In its current iteration, the one that served as track two of Art Of War’s second disc, U-Neek’s instrumental revisions enhance the preexisting sense of menace. Violence permeates “Thug Luv,” and Bizzy himself plays a pivotal role in magnifying the track’s unsettling qualities. His opening verse is frantic yet graceful in its delivery, his opening biblical imagery poetic in its juxtaposition against murderous threats. Perhaps emboldened by the 2Pac’s presence, Bizzy lets fly one of the best verses of his career -- one that can stand alongside any rapper’s finest work. Everything from his chilling cadence to his impeccable melodic navigation serve in elevating “Thug Luv” from a thriller to a full-scale horror flick. And that’s all before Pac himself bursts in, his baritone threats clearing the room before any gun need be drawn.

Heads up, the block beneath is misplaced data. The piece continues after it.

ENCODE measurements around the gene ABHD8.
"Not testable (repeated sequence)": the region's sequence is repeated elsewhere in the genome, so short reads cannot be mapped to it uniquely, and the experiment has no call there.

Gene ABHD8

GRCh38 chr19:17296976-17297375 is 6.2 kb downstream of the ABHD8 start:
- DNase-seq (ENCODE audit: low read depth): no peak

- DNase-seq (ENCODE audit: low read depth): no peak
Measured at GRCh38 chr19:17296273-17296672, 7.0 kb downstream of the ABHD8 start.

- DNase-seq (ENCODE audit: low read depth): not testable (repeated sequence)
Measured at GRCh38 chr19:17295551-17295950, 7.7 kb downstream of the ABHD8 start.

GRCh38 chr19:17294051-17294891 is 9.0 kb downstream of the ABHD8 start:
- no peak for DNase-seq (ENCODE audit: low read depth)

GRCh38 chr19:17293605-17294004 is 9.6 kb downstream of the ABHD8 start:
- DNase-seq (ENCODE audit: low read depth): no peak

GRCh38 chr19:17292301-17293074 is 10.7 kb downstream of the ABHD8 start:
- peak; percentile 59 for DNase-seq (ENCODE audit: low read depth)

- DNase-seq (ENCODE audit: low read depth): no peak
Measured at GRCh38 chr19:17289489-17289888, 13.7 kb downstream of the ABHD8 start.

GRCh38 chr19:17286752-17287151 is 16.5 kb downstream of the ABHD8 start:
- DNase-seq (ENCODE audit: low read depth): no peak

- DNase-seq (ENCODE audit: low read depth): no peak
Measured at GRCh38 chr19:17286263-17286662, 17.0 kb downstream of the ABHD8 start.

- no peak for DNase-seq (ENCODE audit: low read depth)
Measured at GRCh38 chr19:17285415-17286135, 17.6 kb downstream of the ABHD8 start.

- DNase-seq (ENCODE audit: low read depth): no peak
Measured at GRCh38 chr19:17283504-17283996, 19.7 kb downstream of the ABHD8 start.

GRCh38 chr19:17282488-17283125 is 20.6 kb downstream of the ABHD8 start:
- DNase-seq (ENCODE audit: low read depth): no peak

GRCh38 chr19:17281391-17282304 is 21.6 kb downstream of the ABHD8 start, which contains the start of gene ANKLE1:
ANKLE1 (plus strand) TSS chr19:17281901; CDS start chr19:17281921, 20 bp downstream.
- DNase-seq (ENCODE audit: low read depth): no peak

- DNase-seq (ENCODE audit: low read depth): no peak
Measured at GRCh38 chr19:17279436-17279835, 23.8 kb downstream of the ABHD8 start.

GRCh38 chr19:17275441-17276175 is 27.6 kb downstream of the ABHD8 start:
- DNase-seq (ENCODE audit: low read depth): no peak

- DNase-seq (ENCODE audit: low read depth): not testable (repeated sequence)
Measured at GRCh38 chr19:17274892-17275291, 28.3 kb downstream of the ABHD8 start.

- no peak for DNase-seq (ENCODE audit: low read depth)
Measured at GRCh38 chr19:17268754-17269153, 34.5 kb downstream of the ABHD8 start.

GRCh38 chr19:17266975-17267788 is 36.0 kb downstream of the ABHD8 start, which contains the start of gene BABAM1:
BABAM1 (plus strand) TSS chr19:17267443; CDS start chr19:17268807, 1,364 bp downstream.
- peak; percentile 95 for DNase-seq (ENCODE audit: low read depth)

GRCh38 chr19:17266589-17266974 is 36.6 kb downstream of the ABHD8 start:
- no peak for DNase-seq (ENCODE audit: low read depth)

Likely recorded around the time he was working on All Eyez On Me, Pac’s thug persona was at an all-time high. Musically, songs like “Ambitionz Az A Ridah” and “No More Pain” spoke to his gravitation toward the darkness; not to mention ongoing feuds with Biggie Smalls and nihilistic warnings like “Hail Mary” and “Troublesome 96” all but foretelling his tragic fate. On “Thug Luv,” all his sneering arrogance spilled into the mic, cementing him as hip-hop’s ground-level boogeyman figure; not only would he rain death upon his enemies but he would laugh while doing so. A stark contrast to Bizzy’s rapid-fire flow, Pac opts for a more methodical delivery, choosing his words carefully and letting the gravity behind them resonate. Pac’s cadential mastery comes alive as he stretches his syllables, drawing from personal experience as he pens reflections on crime and punishment. "I'll probably be punished for hard living, blind to the facts, thugs is convicts in God's prison, hands on the strap,” he raps, in his opening bars. “Praying so Father please forgive me, police be rushing when they see me, I flaunt it -- America's Most Wanted, live on T.V.”